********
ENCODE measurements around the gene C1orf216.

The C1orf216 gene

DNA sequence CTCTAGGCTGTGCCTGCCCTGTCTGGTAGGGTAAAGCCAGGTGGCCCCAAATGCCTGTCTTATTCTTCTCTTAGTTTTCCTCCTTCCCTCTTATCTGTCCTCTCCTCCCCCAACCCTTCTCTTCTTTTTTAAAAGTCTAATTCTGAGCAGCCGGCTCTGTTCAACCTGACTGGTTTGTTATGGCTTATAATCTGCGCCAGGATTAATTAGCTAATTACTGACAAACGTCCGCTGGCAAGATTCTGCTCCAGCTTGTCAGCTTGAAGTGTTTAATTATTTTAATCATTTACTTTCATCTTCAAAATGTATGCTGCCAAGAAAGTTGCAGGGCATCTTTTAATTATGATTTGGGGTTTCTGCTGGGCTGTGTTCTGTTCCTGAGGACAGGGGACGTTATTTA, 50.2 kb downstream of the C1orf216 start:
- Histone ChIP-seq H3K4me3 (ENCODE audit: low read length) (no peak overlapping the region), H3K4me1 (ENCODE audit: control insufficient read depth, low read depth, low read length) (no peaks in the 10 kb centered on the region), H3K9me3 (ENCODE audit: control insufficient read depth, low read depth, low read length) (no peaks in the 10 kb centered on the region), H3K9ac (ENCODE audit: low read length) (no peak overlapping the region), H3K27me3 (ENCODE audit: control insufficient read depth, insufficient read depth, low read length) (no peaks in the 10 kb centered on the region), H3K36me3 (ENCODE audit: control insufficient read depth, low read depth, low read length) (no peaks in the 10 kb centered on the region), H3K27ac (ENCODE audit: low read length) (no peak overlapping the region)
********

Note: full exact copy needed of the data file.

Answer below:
ENCODE measurements around the gene C1orf216.

The C1orf216 gene

DNA sequence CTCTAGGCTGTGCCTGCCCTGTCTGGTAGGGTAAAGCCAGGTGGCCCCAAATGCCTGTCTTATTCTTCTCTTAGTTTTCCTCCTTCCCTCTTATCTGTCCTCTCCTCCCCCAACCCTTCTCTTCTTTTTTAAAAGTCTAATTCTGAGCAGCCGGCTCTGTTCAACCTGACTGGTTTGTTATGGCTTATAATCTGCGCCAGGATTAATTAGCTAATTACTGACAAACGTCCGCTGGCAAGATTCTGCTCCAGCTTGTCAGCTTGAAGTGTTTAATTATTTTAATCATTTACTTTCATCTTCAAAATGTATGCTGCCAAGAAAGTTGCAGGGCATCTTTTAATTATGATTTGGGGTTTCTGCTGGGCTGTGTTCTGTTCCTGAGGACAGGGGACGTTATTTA, 50.2 kb downstream of the C1orf216 start:
- Histone ChIP-seq H3K4me3 (ENCODE audit: low read length) (no peak overlapping the region), H3K4me1 (ENCODE audit: control insufficient read depth, low read depth, low read length) (no peaks in the 10 kb centered on the region), H3K9me3 (ENCODE audit: control insufficient read depth, low read depth, low read length) (no peaks in the 10 kb centered on the region), H3K9ac (ENCODE audit: low read length) (no peak overlapping the region), H3K27me3 (ENCODE audit: control insufficient read depth, insufficient read depth, low read length) (no peaks in the 10 kb centered on the region), H3K36me3 (ENCODE audit: control insufficient read depth, low read depth, low read length) (no peaks in the 10 kb centered on the region), H3K27ac (ENCODE audit: low read length) (no peak overlapping the region)